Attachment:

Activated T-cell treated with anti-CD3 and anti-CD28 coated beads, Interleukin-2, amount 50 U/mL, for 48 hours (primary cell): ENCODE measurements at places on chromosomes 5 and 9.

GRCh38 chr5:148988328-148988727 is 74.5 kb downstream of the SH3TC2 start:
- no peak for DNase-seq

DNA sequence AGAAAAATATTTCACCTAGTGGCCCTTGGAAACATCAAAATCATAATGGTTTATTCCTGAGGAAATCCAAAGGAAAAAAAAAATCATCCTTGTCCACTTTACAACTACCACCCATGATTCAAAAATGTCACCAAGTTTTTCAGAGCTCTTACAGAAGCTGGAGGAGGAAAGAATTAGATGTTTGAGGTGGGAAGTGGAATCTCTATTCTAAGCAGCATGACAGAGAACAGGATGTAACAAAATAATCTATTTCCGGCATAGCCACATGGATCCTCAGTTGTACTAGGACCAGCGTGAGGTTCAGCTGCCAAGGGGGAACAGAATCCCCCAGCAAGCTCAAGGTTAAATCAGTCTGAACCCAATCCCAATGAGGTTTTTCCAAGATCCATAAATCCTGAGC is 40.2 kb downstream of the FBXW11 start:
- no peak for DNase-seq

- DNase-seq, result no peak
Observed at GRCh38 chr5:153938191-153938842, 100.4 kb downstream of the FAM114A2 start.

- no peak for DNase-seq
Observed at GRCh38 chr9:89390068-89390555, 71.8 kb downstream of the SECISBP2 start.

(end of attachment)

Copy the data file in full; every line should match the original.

Activated T-cell treated with anti-CD3 and anti-CD28 coated beads, Interleukin-2, amount 50 U/mL, for 48 hours (primary cell): ENCODE measurements at places on chromosomes 5 and 9.

GRCh38 chr5:148988328-148988727 is 74.5 kb downstream of the SH3TC2 start:
- no peak for DNase-seq

DNA sequence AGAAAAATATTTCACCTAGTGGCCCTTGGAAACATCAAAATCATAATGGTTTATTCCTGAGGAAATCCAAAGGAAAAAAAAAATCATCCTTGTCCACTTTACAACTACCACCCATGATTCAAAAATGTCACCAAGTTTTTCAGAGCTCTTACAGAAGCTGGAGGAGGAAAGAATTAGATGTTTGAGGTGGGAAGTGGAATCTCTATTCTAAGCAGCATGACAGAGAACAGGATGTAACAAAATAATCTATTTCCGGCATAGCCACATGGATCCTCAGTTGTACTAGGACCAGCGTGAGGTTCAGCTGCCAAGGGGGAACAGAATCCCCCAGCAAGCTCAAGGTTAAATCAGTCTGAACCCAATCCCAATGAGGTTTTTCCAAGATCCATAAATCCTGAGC is 40.2 kb downstream of the FBXW11 start:
- no peak for DNase-seq

- DNase-seq, result no peak
Observed at GRCh38 chr5:153938191-153938842, 100.4 kb downstream of the FAM114A2 start.

- no peak for DNase-seq
Observed at GRCh38 chr9:89390068-89390555, 71.8 kb downstream of the SECISBP2 start.